On Sunday we had a birthday party with our family for my daughter with a theme of birthday games from around the world. The ideas were inspired from the book “Birthday’s Around the World”, which I stumbled upon at our local library. Come travel with us!
We started the evening with the pinata from Mexico. Here is a detail of our pinata. We used our ghost Halloween bucket while we were making it, and I love how it looks like a native headdress. We made it according to these directions. In retrospect, I have to say that $10 is a bargain for a pinata at the local party store. It took a lot of time to make it, although it was very easy. I will not make a pinata again until the children are old enough to help make EVERY LAYER. They loved doing the first layer, but I did the rest. Our last layer was made with torn construction paper. We covered it with crepe paper anyway, but it you are pressed for time, this is a good alternative. It looked pretty neat, and it would have looked even better if we had used more than two colors.
My other tip is don’t use whole wheat flour! We don’t stock white flour in our home because we don’t eat it, but using our fresh-ground whole wheat flour was a mistake. It started to spoil! The pinata was beginning to stink by the time we used it. It is a testament to the healthy properties of our daily bread, but next time I want to do a craft, I am going to use dead flour. My husband says that white bleached flour is also smoother and would have looked better as well. White flour and food coloring are good school staples, if not for eating.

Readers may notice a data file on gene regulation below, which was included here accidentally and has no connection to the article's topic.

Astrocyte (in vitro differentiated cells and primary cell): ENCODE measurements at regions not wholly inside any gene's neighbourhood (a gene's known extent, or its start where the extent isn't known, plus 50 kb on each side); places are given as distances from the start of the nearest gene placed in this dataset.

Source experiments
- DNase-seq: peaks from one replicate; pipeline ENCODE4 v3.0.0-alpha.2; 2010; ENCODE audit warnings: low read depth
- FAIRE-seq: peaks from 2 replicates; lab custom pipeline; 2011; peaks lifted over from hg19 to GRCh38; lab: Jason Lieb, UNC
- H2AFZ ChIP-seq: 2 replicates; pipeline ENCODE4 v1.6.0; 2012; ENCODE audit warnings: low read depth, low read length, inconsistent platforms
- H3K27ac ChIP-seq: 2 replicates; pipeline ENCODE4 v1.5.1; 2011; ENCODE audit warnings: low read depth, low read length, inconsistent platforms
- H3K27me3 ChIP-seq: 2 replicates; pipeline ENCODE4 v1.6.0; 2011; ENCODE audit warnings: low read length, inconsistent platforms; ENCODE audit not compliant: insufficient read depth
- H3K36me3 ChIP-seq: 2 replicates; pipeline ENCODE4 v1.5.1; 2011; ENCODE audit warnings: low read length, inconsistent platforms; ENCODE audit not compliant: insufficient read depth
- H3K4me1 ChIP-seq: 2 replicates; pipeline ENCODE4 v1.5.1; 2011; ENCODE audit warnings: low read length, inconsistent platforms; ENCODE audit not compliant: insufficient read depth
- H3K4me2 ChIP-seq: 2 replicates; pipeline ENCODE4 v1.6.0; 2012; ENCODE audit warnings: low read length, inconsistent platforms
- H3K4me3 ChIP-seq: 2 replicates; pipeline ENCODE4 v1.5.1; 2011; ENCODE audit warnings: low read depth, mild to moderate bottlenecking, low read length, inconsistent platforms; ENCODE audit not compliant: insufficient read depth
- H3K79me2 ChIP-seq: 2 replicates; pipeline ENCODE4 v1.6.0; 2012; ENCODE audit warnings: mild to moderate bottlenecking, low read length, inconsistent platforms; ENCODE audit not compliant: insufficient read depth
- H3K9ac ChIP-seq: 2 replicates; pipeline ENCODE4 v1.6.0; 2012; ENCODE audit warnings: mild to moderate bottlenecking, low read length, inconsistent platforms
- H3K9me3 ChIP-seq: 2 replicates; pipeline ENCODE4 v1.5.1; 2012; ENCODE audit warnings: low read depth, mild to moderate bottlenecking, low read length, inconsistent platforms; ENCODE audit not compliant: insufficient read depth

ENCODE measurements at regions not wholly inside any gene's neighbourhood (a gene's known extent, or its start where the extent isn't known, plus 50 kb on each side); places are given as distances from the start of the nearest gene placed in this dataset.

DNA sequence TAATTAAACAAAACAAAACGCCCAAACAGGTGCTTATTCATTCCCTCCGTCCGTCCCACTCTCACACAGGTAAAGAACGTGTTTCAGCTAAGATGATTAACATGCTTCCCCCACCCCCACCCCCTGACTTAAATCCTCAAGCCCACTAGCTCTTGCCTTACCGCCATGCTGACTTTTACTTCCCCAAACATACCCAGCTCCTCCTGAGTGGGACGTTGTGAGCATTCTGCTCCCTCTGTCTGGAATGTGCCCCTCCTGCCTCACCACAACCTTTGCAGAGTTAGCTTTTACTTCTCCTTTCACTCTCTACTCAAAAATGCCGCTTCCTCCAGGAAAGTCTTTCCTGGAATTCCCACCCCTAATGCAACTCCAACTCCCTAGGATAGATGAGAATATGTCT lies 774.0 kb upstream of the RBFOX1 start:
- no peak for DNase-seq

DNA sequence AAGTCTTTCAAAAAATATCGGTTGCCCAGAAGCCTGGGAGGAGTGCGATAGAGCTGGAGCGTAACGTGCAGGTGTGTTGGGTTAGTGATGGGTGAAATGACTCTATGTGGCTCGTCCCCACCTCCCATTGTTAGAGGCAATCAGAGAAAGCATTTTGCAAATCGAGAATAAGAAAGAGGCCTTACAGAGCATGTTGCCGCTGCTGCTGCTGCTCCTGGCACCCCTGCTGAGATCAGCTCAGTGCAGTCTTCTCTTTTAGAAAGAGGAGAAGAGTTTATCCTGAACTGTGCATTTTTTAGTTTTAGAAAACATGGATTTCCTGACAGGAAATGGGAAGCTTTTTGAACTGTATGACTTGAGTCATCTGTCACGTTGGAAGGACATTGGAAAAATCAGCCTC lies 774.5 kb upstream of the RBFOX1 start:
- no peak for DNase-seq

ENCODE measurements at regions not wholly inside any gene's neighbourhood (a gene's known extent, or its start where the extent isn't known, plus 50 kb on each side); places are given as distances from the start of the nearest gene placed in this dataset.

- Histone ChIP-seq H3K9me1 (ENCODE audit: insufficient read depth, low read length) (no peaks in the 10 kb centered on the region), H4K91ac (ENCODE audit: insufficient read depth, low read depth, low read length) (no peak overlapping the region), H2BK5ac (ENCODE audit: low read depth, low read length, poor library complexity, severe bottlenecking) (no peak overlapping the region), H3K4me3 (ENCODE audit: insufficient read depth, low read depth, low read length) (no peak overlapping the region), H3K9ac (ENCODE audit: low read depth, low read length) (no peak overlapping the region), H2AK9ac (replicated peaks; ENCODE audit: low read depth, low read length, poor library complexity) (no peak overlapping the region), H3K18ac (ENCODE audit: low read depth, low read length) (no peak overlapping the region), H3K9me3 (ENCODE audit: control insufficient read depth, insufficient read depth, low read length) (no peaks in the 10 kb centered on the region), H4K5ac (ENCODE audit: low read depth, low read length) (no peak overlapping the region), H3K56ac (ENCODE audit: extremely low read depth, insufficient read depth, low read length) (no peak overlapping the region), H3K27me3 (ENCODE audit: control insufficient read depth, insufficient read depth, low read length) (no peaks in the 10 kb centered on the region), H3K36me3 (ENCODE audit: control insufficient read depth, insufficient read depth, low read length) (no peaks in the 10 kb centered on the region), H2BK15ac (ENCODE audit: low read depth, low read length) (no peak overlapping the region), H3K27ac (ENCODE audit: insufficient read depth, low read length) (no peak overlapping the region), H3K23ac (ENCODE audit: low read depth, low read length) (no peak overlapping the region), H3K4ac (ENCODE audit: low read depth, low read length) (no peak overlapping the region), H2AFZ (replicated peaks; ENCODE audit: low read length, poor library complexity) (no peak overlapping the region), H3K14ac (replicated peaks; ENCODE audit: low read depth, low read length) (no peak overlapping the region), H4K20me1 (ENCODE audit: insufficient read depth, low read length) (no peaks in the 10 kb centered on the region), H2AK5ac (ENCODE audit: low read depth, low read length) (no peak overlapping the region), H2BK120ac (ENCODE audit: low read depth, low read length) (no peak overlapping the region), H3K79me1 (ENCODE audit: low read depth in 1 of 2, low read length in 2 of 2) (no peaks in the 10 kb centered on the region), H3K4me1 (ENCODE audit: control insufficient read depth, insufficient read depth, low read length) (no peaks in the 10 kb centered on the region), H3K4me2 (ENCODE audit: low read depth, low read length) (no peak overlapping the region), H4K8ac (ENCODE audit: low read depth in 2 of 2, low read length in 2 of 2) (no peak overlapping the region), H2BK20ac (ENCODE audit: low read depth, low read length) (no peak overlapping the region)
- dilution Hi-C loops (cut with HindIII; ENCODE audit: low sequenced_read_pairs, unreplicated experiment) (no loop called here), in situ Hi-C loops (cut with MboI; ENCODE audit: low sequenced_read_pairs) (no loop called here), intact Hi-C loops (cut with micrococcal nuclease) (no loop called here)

From the Netherlands, we played a game called “Koephappen”. You string a soft cookie and let members of the party eat the cookie blindfolded. For our version, we strung dental floss through ringed cookies from the grocery store. I have seen many variations of this game with donuts at church and company parties. The children expressed concern in the beginning, but I assure you, everyone got their own floss!
In New Zealand, they play a game where the children sit in a circle while music is played, and pass around a gift wrapped in tissue paper. When the music stops, the child holding the gift opens to find a small present and another wrapped gift. They keep the present and the wrapped gift continues to go around the circle until everyone has gets a present. We had a nice variety of fresh produce in our home, so we decided to wrap that, and we used left-over Christmas wrapping paper. It was weird having a wrapped gift in the fridge overnight!
Our gift contained the following:
My daughter got a carrot and immediately started eating it. Yuck! I had not washed it beforehand. Oh well!
We had a fishing pond game. Although you may have seen it at summer festivals your whole life, this is, in fact, a birthday game that comes from Finland. Somehow I didn’t get any pictures of this one, but I’m sure you can use your imagination. :o)
We ended with a favorite tradition from The United States of America, Cake and Ice Cream! We also sang the traditional birthday song. We asked my sister-in-law who is from Armenia what birthday traditions they have from her country, and she said that although they do have some traditional dances and songs, Armenia is becoming more like the United States in many ways. Cake and ice cream is popular there too. In fact, the whole world is becoming more “American-ized” in a lot of ways. Our birthday song is sung everywhere in the world, and our traditions are well-known. I suppose that if it means that there is more cake and ice cream in the world, we are happy to share our traditions, but today, we were grateful that the world could share its traditions with us.